Set on a Navajo reservation during World War II, "The Bronc People" explores the complex relationships and cultural tensions between the Native American inhabitants and the white government officials. The story is centered on a young Navajo man who is torn between his traditional lifestyle and the modern world. The book provides a deep insight into the Navajo culture, their spiritual beliefs, and their struggle to preserve their identity amid external influences.

  14. 14. Winnetou by Karl May

    This classic adventure novel is set in the American Wild West, where the main character, a German immigrant, embarks on a journey of self-discovery and friendship. He forms an unlikely bond with Winnetou, a noble Apache chief, as they navigate the challenges and conflicts between settlers and Native American tribes. Through their adventures, the story explores themes of cultural understanding, respect, and the deep ties of brotherhood. The narrative is rich with vivid descriptions of the landscape and insightful portrayals of the diverse characters, making it a captivating exploration of the American frontier and the complexities of its historical conflicts.

  15. 15. Close Range: Wyoming Stories by Annie Proulx

    "Close Range: Wyoming Stories" is a collection of short stories that depict the harsh, rugged life in Wyoming. The book portrays the lives of various characters, from ranchers to rodeo cowboys, who are struggling with poverty, loneliness, and the harsh physical environment. The stories are characterized by a strong sense of place, dark humor, and vivid descriptions of the western landscape. The characters' struggles with their harsh environment and personal demons create a poignant and often tragic portrait of life in the American West.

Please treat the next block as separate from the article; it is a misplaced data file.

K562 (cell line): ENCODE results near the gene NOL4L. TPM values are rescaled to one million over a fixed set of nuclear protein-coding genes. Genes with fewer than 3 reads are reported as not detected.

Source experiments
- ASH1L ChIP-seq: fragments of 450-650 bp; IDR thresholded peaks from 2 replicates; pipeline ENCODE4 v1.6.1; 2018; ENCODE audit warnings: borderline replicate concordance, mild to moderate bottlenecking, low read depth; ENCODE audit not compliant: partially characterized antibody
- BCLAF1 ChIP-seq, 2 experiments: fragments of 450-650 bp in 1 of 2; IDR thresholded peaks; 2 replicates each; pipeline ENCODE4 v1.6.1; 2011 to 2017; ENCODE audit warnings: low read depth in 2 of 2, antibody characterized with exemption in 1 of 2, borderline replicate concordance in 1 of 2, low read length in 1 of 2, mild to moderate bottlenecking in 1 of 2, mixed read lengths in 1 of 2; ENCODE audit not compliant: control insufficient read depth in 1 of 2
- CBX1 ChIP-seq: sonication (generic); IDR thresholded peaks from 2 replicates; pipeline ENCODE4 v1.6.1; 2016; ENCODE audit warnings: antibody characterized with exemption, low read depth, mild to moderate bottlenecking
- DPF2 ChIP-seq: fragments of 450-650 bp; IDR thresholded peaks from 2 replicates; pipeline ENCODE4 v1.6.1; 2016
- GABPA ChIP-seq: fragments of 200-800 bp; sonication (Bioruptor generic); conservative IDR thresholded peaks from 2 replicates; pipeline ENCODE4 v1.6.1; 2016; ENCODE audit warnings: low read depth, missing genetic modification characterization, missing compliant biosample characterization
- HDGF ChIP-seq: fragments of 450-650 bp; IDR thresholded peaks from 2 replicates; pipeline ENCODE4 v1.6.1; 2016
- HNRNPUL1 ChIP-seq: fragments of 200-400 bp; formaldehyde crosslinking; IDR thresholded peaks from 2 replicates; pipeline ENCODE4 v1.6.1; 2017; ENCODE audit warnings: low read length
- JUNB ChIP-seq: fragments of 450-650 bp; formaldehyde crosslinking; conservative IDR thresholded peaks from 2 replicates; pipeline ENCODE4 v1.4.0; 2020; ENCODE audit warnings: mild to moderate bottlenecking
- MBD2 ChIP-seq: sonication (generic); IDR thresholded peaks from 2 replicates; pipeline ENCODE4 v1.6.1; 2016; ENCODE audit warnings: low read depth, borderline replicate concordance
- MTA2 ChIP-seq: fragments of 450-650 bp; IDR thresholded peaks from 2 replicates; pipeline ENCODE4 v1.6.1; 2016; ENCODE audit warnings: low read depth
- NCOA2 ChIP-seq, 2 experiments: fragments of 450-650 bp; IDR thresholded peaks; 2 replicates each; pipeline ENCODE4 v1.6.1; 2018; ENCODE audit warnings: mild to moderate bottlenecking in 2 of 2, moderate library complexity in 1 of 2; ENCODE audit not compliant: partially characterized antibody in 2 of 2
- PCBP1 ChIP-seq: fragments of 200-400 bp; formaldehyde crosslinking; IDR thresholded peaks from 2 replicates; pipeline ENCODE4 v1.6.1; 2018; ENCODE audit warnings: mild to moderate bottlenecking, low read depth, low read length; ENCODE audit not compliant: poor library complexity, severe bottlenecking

16. 16. The Deerslayer by James Fenimore Cooper

    The novel is a tale of adventure and morality set in the American frontier during the mid-18th century, focusing on a young frontiersman known for his skill as a marksman. As the protagonist navigates the wilderness and encounters Native American tribes, he is tested by a series of ethical dilemmas and violent confrontations. Throughout his journey, he earns the title "Deerslayer" for his hunting prowess and faces the complexities of honor, friendship, and love amidst the backdrop of the French and Indian War. The story is a blend of action and philosophical reflection on nature, civilization, and the human condition.

  17. 17. Cities of the Plain by Cormac McCarthy

    "Cities of the Plain" is the conclusion to a trilogy set in the post-World War II American West. The story follows two cowboys, John Grady Cole and Billy Parham, who work on a ranch in New Mexico near the Texas border. Cole falls in love with a Mexican prostitute, which leads to a tragic confrontation with her pimp. The novel explores themes of love, friendship, and the fading of the old West.